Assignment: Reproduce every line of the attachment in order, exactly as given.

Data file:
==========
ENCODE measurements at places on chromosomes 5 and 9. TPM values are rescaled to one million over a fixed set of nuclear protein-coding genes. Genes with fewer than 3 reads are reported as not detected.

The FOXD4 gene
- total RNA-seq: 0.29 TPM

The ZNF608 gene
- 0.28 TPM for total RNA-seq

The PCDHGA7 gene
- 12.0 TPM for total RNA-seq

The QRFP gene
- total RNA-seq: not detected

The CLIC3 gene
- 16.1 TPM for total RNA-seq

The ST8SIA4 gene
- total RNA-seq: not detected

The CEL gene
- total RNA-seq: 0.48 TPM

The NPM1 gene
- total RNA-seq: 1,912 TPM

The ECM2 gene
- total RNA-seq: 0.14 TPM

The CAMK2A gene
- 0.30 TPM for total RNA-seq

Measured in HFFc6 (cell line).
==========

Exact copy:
ENCODE measurements at places on chromosomes 5 and 9. TPM values are rescaled to one million over a fixed set of nuclear protein-coding genes. Genes with fewer than 3 reads are reported as not detected.

The FOXD4 gene
- total RNA-seq: 0.29 TPM

The ZNF608 gene
- 0.28 TPM for total RNA-seq

The PCDHGA7 gene
- 12.0 TPM for total RNA-seq

The QRFP gene
- total RNA-seq: not detected

The CLIC3 gene
- 16.1 TPM for total RNA-seq

The ST8SIA4 gene
- total RNA-seq: not detected

The CEL gene
- total RNA-seq: 0.48 TPM

The NPM1 gene
- total RNA-seq: 1,912 TPM

The ECM2 gene
- total RNA-seq: 0.14 TPM

The CAMK2A gene
- 0.30 TPM for total RNA-seq

Measured in HFFc6 (cell line).